Autumn's Melancholy

05 November 2009 0 comments
This morning a patient mentioned that she has been feeling a bit melancholy the past few weeks. I asked her if her depression had returned...and she told me that it was not as serious as all that...but that she had been a bit withdrawn.

I told her that for Autumn, this is totally normal.

Whereas for Spring and for Summer, the energy all around us is that of expansion, growth, excitement (think of plants pushing enthusiastically upward through the darkness of soil, reaching toward the skies, flowers bursting into color) -- in Autumn, we turn inward, we contract and withdraw. When the weather chills, the trees don't die, their sap merely withdraws into the center of the trunk, to conserve energy through the winter, to regenerate in order to be prepared for Spring's enthusiastic rebirth.

Similarly, we withdraw, contract, slow a bit in Autumn. We internalize more, we prepare for winter. We guard our energy (or we should!). We need to rest a bit more, nourish ourselves a bit more.

No matter where we live, we need to wear socks, keep our necks and lower backs warm. (That is why scarves and turtlenecks were invented, people!) We need to eat fewer salads, cold, icy and raw foods and fruits and more longer-cooked stews, cooked fruits (fresh hot applesauce!), cooked vegetables and grains and warm drinks.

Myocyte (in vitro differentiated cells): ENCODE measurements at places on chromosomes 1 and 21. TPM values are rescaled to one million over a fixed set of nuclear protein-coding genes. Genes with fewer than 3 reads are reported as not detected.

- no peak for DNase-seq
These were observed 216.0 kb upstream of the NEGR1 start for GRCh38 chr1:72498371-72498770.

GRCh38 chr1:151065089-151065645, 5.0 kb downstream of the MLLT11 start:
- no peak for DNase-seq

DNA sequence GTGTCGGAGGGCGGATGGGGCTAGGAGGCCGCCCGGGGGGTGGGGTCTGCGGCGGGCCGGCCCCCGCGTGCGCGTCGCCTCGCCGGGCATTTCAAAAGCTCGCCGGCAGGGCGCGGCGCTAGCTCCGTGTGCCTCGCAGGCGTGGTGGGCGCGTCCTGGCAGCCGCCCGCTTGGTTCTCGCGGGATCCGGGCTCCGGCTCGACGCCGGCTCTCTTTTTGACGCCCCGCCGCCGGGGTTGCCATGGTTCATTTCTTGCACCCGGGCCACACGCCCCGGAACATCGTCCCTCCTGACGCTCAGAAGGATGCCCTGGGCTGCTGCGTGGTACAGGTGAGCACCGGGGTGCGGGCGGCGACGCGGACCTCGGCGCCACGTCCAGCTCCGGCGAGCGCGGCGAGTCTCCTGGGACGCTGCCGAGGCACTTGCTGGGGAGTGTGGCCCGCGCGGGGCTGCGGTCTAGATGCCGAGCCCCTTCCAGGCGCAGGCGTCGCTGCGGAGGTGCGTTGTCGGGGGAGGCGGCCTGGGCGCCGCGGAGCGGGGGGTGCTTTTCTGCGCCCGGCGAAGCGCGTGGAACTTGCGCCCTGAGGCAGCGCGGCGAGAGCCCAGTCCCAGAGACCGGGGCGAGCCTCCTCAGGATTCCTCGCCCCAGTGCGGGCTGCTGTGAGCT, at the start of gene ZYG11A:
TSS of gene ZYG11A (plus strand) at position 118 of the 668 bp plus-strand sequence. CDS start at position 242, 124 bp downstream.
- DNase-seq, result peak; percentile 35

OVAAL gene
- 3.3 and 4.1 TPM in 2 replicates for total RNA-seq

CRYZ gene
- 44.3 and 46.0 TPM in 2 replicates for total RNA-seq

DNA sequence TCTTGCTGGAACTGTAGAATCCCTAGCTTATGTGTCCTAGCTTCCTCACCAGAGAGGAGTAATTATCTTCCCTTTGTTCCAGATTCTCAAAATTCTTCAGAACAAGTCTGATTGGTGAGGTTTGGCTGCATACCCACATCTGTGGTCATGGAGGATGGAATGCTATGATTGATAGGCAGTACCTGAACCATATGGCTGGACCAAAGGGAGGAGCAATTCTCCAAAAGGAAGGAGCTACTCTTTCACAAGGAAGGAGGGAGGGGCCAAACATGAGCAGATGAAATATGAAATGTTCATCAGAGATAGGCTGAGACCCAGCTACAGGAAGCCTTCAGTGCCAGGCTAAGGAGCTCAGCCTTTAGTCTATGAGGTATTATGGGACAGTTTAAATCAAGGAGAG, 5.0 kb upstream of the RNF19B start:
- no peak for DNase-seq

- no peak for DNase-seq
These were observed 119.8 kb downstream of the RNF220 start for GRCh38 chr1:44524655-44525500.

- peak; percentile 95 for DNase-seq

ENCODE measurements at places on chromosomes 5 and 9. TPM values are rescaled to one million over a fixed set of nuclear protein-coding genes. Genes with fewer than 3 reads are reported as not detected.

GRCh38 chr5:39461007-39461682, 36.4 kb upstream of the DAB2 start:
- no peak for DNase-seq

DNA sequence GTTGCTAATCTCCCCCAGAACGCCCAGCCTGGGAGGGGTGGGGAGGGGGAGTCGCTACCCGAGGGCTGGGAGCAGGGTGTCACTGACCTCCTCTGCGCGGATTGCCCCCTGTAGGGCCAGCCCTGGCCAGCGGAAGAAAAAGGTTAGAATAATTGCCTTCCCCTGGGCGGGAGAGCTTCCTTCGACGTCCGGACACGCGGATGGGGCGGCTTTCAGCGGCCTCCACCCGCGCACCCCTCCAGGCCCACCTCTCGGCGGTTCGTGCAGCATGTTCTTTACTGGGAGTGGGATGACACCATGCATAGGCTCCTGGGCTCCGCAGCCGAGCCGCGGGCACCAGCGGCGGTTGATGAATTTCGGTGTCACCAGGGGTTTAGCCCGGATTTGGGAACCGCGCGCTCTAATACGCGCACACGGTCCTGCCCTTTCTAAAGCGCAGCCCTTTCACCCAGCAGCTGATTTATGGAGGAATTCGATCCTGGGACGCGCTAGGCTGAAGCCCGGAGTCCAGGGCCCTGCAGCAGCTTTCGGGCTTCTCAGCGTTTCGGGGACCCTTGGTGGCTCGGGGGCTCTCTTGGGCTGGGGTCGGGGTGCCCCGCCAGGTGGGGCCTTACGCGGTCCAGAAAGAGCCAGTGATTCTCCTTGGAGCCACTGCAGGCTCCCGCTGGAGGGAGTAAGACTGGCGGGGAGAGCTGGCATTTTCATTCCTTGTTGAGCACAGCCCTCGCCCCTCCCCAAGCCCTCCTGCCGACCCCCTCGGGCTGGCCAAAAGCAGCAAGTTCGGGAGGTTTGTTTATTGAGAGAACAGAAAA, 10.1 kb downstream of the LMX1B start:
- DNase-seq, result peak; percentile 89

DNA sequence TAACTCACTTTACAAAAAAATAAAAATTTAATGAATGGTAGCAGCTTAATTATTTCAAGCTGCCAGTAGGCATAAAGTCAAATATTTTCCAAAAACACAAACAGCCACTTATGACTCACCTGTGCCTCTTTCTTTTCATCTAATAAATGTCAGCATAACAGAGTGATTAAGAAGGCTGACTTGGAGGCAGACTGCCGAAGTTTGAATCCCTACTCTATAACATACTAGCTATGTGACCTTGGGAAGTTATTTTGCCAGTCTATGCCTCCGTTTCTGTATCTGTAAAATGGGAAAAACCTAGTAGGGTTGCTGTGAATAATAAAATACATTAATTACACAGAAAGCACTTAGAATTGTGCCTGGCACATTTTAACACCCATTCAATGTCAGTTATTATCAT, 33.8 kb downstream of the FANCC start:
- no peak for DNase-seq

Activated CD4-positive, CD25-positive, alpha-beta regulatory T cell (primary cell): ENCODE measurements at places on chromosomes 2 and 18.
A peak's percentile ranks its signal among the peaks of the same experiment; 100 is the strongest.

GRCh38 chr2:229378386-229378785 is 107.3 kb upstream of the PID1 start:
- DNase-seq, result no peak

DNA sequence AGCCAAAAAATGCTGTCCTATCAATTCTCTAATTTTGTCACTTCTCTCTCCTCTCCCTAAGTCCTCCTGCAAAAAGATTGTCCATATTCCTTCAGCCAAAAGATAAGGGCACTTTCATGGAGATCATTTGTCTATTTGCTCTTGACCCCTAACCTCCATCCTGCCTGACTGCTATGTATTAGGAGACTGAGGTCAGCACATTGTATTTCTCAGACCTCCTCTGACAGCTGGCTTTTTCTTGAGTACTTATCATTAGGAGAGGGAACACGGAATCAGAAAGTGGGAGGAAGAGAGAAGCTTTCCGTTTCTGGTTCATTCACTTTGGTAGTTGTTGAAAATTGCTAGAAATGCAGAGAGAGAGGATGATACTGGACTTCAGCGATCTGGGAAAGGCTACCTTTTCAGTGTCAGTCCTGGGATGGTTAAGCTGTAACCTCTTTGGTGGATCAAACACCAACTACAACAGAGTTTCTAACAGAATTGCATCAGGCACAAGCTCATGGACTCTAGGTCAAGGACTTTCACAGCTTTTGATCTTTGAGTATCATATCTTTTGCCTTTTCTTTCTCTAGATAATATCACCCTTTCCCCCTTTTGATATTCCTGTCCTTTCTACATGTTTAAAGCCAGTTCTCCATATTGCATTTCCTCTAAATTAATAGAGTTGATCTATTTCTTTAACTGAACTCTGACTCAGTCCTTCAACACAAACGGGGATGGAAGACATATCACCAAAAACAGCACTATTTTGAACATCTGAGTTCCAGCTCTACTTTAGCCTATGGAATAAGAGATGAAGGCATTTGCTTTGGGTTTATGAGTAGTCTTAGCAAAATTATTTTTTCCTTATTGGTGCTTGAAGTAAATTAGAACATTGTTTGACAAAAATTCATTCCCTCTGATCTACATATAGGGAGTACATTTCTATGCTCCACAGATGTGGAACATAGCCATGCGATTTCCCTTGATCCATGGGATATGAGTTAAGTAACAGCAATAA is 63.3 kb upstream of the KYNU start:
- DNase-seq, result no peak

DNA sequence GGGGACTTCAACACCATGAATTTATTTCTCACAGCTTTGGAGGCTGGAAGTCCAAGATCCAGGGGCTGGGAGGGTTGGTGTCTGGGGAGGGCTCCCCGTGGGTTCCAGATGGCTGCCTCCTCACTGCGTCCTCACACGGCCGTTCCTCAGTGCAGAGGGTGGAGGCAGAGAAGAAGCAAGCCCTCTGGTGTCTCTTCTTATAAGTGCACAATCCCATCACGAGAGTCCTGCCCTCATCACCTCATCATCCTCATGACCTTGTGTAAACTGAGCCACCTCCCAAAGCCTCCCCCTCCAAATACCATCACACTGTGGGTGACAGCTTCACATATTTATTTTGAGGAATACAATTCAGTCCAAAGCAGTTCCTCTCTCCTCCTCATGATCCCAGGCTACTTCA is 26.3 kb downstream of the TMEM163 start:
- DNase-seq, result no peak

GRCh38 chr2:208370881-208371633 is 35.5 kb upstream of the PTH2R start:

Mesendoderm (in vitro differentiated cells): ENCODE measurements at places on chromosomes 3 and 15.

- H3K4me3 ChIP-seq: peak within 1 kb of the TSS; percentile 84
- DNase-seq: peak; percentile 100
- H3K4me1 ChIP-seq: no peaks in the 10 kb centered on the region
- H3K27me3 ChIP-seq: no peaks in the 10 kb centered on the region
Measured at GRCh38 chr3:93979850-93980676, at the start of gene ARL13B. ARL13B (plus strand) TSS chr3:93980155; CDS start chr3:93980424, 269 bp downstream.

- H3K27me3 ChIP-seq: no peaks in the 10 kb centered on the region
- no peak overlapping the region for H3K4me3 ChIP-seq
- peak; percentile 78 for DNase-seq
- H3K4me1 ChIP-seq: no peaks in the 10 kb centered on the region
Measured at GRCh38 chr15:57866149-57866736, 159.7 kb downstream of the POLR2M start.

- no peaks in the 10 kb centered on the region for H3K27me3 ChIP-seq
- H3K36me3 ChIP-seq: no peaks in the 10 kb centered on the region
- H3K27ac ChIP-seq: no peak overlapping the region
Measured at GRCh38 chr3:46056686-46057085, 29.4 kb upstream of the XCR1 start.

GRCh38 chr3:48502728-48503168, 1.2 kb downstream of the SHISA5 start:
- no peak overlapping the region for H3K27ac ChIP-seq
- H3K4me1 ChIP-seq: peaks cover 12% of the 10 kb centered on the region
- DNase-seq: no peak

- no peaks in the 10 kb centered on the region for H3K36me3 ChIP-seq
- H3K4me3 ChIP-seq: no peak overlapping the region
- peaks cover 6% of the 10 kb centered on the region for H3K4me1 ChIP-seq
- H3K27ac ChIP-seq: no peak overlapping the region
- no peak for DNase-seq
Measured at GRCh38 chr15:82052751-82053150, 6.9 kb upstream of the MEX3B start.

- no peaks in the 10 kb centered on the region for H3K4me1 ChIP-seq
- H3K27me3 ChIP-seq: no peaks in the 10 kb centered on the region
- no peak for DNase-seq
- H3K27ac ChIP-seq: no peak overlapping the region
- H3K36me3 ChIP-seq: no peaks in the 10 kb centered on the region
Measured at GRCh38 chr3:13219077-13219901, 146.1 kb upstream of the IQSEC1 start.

If we are a wee bit melancholy (appropriately so), more contracted and withdrawn, we can enjoy a healthy but still Winter (more to come on that!) -- so that we then have the energy for a brighter Spring.

There is a story about when God wanted to create the world, there was a little problem. You see, God filled up all the space in the universe and there was nowhere to put the new world. So...God had to make some room. Thus God contracted a bit, to make space so the world could come to be. There is a word for this is called "tsimtsum".

In our lives, it is okay to withdraw ourselves, to contract a bit in time of transition, not only in Autumn, but make room for the regeneration of Spring, for new creation, for change. To practice tsimtsum.

Not only is it okay, it is essential for our health, our well-being, our bursting, our flowering...

...and our vibrance.



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